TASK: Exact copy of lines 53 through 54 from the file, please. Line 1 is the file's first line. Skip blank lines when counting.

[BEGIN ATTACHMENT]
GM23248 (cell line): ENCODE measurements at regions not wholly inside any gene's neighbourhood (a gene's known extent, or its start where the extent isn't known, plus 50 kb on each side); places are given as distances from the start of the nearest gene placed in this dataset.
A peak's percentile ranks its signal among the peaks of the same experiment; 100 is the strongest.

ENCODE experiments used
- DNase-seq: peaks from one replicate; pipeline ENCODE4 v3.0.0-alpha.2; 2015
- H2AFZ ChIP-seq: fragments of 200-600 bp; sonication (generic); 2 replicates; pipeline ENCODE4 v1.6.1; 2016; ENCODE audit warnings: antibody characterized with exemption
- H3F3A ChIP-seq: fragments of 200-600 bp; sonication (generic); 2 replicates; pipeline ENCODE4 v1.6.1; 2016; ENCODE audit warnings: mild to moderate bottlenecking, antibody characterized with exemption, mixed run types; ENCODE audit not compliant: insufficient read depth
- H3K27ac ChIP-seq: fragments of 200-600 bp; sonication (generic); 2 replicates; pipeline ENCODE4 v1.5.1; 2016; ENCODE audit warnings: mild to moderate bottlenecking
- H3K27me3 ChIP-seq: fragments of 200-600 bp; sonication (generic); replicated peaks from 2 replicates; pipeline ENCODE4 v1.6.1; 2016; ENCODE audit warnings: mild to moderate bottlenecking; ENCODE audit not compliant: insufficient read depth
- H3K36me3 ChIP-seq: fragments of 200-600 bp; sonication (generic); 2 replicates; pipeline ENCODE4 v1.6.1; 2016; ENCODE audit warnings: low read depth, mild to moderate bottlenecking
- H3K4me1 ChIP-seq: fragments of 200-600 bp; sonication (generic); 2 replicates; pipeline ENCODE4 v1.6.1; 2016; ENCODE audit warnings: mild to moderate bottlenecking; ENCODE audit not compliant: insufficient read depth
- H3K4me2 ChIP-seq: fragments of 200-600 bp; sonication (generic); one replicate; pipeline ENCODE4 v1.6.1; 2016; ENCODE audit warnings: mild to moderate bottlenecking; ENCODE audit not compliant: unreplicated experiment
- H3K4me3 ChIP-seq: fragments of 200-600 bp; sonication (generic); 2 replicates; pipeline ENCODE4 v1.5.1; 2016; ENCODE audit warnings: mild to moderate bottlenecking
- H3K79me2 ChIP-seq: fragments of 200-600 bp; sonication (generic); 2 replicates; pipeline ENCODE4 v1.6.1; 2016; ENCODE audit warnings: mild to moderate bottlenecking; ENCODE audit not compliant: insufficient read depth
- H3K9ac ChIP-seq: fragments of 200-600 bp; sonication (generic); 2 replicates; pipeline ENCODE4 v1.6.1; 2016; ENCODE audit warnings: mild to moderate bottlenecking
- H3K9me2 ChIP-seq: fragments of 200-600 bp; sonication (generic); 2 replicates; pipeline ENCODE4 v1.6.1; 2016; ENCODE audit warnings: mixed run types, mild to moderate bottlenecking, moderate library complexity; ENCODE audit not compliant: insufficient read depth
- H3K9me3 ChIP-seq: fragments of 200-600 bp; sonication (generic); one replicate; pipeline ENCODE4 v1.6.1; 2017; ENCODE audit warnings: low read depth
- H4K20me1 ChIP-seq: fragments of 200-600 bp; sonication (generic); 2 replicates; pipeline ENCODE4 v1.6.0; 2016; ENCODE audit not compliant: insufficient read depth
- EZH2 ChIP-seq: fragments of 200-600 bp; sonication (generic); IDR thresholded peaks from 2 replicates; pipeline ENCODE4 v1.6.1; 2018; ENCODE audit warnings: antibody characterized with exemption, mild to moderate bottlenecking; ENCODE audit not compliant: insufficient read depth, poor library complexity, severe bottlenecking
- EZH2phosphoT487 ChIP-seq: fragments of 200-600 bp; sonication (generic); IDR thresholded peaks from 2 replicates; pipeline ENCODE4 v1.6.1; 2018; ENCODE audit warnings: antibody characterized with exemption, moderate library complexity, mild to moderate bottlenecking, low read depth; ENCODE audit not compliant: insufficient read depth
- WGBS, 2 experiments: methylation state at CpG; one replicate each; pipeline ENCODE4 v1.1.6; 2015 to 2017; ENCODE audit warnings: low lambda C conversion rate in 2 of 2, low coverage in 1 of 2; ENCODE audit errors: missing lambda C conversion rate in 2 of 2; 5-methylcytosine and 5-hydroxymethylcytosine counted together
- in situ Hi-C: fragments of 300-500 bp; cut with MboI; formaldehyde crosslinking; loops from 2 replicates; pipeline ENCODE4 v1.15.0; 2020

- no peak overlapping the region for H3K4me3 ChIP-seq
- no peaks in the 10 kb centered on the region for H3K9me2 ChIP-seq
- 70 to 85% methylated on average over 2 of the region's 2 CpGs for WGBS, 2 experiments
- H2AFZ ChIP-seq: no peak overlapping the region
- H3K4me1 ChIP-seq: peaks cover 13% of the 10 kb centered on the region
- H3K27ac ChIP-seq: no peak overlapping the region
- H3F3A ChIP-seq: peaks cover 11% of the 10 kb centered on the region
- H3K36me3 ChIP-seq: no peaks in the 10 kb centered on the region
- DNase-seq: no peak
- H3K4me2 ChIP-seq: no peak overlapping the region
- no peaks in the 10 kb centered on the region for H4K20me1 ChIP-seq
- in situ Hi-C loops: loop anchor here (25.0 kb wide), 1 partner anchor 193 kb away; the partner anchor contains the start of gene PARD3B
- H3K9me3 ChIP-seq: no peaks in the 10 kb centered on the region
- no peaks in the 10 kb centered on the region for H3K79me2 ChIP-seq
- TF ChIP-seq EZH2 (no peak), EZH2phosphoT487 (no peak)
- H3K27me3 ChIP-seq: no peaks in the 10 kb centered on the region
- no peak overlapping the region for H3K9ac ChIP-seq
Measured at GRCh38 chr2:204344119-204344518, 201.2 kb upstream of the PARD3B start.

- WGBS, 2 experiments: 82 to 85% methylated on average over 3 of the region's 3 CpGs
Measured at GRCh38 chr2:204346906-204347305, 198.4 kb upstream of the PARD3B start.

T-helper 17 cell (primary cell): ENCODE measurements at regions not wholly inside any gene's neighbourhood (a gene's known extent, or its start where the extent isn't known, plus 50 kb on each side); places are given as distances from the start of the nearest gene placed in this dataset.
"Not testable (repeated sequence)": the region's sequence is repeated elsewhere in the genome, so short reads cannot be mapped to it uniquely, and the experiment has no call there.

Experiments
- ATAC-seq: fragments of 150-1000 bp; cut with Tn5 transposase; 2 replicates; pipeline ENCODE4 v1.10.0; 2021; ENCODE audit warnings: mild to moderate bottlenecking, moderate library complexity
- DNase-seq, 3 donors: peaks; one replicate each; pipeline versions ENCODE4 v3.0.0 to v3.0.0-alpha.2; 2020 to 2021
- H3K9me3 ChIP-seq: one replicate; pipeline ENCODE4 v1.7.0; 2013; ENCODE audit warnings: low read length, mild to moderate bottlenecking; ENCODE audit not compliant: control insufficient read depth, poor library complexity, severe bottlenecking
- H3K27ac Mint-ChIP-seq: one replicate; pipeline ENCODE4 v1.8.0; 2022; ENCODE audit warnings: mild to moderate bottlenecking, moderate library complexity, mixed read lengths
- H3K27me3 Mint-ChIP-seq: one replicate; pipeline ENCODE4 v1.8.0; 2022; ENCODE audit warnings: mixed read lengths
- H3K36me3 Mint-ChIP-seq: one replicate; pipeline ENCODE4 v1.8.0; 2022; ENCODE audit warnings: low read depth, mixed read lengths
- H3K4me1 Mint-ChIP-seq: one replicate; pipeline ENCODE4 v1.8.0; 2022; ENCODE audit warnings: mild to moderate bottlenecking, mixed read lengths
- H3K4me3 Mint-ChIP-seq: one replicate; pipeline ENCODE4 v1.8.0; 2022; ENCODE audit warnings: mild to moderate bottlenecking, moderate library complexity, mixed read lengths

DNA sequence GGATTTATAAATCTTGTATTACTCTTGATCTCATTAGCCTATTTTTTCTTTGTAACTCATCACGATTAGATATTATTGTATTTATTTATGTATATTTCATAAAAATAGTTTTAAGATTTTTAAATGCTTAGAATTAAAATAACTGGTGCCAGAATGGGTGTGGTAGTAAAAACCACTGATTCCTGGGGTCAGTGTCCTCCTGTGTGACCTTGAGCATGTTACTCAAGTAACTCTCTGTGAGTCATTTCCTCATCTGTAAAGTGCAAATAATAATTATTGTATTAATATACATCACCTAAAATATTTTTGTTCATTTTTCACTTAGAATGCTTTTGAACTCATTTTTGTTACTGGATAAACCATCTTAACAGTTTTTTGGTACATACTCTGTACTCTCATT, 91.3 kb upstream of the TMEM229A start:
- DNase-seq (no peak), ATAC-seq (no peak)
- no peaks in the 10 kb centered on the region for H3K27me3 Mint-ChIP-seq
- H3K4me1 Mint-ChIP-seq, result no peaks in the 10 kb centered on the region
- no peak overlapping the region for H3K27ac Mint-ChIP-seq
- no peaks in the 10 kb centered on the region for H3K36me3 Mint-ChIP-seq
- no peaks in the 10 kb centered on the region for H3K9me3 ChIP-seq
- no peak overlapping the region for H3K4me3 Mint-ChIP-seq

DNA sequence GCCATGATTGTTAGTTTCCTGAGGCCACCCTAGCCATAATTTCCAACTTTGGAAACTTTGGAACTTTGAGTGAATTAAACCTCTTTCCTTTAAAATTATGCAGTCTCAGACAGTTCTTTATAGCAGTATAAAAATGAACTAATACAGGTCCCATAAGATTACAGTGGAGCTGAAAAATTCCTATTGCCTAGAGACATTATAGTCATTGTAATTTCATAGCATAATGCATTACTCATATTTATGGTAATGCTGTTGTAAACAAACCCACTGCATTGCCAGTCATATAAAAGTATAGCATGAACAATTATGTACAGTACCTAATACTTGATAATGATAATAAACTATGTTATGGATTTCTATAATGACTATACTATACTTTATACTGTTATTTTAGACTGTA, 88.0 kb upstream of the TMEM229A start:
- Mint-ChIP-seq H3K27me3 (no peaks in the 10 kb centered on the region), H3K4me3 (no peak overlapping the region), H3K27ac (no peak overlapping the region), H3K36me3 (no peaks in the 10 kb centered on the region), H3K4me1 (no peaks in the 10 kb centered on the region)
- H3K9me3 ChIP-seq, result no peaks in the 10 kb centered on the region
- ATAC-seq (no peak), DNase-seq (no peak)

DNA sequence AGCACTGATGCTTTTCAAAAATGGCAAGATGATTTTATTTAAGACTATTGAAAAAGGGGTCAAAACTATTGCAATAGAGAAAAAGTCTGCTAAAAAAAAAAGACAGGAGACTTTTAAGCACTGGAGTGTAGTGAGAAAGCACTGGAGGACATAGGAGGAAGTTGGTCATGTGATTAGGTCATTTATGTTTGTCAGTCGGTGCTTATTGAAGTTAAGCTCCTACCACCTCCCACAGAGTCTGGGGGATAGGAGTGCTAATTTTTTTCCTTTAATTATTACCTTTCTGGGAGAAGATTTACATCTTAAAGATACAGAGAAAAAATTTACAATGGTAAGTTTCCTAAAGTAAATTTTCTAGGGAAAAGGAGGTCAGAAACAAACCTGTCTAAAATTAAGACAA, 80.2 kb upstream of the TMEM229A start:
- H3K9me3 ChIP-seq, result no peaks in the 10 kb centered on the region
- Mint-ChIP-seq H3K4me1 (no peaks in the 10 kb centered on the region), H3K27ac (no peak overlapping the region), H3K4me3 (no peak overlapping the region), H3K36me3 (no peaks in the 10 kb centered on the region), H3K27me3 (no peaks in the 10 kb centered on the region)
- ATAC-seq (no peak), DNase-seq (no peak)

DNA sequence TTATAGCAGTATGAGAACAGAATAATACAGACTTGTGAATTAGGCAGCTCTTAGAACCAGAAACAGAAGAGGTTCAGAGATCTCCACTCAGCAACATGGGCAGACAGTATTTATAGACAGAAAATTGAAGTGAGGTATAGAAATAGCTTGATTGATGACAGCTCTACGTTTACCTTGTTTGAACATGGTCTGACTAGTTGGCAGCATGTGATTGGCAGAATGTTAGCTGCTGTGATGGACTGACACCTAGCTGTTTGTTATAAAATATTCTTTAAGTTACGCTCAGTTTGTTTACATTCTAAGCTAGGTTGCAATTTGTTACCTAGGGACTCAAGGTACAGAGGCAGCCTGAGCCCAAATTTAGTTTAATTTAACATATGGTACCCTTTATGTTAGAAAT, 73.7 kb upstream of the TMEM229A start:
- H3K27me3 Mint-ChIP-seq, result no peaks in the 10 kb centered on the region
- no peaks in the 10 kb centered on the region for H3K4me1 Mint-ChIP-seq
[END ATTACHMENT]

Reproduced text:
DNA sequence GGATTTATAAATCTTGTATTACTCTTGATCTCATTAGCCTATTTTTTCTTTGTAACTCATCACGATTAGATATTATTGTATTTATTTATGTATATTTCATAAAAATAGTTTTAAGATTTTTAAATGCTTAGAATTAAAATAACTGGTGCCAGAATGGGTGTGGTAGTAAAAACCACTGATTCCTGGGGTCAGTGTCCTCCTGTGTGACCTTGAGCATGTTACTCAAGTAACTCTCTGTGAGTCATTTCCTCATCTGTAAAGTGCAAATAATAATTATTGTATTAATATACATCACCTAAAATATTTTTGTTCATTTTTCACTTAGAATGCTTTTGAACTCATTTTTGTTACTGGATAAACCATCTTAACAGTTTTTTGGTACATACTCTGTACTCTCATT, 91.3 kb upstream of the TMEM229A start:
- DNase-seq (no peak), ATAC-seq (no peak)